Grocery staff “should be trained” to spot abuse victims’ code words

Grocery staff
While the school gates used to be a place where women could speak out, the coronavirus lockdown has reduced opportunities to get support.
// Supermarket staff should be trained to recognise code words from domestic abuse victims, Victims Commissioner says
// Lockdown has reduced opportunities for support, and some women may only leave the house to visit shops or pharmacies

Supermarket workers should be trained to recognise code words from domestic abuse victims whose only opportunity to seek help may be during the weekly shop, the Victims Commissioner said.

While the school gates used to be a place where women could speak out, the coronavirus lockdown has reduced opportunities to get support, and some women may only be leaving the home to visit shops or pharmacies.

Victims Commissioner Dame Vera Baird said the government must adapt to the new normal brought on by the Covid-19 pandemic, by providing a “system of rescue” in the places where victims are most likely to frequent during the crisis.


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She told the Home Affairs committee: “Now, the equivalent of course is the supermarket, so you may be a very controlled person but the likelihood is you are sent out to buy the food, and also of course pharmacies.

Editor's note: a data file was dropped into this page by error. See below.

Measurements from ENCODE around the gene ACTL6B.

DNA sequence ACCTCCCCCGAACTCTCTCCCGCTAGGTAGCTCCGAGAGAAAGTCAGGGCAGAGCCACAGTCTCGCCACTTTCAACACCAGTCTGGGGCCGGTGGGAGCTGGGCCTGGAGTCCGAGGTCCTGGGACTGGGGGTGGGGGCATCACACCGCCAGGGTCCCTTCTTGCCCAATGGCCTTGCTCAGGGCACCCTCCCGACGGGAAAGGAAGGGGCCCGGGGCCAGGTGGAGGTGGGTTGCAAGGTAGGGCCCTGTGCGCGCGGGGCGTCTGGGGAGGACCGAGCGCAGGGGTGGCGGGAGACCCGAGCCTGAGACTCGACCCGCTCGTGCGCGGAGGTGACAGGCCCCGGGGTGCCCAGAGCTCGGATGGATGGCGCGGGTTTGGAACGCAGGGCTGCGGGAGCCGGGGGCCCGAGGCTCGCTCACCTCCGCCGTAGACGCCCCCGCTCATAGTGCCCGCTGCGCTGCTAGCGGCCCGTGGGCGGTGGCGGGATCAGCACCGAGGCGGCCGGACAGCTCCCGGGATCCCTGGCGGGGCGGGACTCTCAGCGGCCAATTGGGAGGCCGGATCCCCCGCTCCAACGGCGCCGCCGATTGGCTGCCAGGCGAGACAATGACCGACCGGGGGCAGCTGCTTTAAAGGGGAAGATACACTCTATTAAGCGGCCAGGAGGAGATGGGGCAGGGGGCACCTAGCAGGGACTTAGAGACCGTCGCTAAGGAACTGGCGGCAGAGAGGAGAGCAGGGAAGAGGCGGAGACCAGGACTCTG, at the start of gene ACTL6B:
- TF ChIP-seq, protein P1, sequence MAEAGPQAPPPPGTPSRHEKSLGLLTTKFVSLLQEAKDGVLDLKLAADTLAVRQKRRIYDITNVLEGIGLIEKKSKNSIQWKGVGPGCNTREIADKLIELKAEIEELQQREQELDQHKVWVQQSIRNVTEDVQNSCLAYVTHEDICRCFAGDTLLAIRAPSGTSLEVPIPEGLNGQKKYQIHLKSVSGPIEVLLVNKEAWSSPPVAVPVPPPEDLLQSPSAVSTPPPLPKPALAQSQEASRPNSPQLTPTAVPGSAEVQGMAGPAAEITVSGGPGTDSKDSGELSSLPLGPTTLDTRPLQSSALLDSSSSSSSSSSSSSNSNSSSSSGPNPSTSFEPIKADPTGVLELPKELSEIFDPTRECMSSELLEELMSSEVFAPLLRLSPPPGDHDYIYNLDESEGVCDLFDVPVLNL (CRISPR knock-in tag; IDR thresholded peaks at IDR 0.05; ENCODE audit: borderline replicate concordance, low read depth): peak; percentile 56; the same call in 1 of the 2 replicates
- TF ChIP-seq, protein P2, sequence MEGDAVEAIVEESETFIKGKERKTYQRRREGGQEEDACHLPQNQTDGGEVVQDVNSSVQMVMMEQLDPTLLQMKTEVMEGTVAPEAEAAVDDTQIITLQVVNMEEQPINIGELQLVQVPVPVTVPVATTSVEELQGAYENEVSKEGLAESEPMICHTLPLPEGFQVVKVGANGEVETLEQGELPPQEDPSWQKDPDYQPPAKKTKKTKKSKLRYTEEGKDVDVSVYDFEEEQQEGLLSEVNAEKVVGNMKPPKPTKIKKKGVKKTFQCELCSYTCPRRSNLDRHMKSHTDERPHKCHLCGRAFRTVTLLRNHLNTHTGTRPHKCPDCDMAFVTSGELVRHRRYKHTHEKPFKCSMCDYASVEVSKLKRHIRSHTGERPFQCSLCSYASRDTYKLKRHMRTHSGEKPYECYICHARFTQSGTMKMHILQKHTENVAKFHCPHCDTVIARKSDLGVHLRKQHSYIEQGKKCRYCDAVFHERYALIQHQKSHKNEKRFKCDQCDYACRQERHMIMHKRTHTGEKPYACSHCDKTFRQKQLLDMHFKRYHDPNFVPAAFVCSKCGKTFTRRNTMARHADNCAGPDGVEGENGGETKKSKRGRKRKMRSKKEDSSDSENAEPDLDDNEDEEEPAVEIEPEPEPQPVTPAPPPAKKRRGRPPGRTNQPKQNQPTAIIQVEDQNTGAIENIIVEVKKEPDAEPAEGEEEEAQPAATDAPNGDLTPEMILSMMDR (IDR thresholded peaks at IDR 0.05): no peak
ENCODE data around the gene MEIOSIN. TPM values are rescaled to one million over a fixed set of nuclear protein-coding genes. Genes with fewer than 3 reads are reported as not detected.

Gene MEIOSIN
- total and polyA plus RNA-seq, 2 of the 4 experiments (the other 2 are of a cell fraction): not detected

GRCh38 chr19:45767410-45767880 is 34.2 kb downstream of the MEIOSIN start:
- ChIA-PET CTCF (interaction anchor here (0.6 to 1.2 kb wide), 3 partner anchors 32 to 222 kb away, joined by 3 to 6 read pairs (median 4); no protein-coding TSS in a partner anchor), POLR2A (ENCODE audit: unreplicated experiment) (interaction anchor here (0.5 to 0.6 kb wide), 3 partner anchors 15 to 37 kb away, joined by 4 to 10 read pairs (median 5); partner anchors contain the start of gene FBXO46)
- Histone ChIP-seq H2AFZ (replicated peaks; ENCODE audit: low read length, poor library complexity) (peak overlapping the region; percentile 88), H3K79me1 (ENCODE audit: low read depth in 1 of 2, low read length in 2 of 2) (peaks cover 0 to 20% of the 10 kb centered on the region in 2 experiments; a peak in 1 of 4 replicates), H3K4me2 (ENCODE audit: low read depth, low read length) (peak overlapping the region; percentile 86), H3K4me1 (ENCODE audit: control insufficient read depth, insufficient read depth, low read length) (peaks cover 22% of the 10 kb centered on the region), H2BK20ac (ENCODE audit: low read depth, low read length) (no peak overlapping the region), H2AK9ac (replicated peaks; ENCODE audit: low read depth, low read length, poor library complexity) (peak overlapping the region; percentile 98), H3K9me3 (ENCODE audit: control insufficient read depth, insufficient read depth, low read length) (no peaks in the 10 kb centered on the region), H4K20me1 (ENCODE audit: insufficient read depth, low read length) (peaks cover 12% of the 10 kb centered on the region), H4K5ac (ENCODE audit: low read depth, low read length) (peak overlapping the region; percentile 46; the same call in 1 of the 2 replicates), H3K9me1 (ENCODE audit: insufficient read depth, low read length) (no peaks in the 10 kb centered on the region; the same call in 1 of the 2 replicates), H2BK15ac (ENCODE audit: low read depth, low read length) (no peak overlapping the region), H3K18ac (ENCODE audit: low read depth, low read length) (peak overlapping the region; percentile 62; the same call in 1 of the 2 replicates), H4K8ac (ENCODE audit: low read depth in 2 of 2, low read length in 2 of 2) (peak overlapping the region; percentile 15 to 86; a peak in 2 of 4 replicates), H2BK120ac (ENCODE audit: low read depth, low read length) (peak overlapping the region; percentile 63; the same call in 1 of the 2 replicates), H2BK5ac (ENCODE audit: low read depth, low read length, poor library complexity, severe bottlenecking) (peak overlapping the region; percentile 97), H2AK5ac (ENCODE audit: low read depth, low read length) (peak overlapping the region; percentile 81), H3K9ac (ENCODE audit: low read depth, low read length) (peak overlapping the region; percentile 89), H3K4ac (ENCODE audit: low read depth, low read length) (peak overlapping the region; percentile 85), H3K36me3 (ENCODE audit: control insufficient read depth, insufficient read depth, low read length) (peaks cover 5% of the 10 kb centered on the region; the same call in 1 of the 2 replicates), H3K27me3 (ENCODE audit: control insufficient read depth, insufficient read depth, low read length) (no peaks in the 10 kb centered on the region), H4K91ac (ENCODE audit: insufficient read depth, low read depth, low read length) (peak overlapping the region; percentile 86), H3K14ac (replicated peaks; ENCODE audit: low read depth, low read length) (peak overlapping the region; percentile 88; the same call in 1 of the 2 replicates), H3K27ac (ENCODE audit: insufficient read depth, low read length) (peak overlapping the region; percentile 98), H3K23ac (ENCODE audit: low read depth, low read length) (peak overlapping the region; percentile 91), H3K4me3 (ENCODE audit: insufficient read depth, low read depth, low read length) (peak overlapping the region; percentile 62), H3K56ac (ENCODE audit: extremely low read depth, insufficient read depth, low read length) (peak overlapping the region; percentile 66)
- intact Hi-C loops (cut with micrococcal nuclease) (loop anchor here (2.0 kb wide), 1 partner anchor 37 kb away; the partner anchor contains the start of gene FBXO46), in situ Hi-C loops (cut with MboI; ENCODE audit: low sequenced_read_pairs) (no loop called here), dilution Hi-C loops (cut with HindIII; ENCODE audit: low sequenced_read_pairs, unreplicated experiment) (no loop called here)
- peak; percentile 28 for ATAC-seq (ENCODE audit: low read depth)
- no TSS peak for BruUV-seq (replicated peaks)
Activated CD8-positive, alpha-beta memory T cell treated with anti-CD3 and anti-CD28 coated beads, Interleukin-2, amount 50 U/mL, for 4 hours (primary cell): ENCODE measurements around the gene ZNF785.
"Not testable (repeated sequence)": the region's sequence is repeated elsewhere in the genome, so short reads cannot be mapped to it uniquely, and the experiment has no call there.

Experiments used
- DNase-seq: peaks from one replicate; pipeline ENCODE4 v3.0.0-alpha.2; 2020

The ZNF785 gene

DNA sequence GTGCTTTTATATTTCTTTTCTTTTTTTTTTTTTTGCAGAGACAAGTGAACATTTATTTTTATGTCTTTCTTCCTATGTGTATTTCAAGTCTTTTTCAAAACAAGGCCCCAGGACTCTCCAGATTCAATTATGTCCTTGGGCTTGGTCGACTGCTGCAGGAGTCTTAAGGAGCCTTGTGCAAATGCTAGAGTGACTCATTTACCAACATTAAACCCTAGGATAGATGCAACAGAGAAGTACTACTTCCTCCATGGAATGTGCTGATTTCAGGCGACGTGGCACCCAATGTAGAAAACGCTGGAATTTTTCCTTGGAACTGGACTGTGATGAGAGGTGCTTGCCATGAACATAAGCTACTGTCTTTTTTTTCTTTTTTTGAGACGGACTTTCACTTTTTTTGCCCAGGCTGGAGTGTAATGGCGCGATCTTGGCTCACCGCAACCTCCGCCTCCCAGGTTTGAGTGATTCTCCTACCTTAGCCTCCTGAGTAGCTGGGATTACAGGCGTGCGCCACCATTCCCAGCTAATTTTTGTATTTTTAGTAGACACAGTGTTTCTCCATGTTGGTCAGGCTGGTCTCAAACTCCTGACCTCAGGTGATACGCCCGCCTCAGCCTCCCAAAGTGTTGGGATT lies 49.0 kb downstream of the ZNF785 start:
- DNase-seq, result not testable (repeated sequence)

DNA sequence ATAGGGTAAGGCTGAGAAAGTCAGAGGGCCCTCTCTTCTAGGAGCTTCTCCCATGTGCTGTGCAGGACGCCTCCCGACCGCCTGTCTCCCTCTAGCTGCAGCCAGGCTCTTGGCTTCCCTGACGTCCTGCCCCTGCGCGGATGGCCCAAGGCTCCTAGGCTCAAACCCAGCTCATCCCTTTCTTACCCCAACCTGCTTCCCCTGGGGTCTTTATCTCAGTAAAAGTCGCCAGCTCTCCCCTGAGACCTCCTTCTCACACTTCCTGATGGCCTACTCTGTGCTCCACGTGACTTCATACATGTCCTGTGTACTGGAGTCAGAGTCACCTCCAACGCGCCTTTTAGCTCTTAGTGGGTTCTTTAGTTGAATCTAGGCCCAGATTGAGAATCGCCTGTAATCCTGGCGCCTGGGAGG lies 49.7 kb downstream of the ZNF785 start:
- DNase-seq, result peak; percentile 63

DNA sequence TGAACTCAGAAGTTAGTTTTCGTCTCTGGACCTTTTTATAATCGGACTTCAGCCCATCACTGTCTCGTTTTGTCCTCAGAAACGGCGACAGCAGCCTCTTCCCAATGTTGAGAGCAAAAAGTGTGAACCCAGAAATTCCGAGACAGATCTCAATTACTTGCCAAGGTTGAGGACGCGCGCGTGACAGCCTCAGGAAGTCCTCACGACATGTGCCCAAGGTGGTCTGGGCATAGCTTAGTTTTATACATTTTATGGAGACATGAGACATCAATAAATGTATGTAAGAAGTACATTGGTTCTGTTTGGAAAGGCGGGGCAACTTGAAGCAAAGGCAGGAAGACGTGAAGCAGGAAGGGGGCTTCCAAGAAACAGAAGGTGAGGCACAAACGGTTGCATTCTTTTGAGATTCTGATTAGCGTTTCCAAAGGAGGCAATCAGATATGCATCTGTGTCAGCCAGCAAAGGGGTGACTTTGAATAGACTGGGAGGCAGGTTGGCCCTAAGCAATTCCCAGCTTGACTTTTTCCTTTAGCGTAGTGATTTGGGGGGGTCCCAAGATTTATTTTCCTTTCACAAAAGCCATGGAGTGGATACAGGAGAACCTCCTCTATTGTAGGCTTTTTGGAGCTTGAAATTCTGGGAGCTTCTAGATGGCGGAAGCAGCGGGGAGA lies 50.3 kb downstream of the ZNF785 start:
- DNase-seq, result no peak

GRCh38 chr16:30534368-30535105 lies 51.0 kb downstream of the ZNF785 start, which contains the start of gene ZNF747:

“We urgently need to copy the French model… which is to have emergency provision available in supermarkets and pharmacies.”

Baird mentioned how “Ask Angela”, an emergency code word to protect people from sexual assault by alerting bar staff to the need for help, could be adapted for use at shop tills.

She said: “You could have a very similar system, easily training local workers in supermarkets, to just respond… if people are able to come in and talk about what’s happening, fine, but maybe that’s not so straightforward and you wouldn’t know what to say to a cashier, so an option to have a code word so that you say ‘Ask Vera’, and the person says ‘that means this to me’.”

Baird added that police were looking out for signs of abuse on patrols, and urged the public to sound the alarm if things do not seem right, similar to how they are encouraged to report suspected terrorist issues.

“I hope we can also get the government really to commit to introducing a system of rescue at the places, the sole places, that people who are in difficulties can go to now, which are largely pharmacies and supermarkets,” she said.

Baird said one member of the BRC had proposed a red button system where women ordering groceries online could sound the alarm that they are in danger.

Another option could be to broadcast messages over loudspeaker in parks, such as is already taking place with regard to people only using the areas for exercise.

“It seems to me we have really got to be creative, nationally and locally,” she said.

with PA Wires

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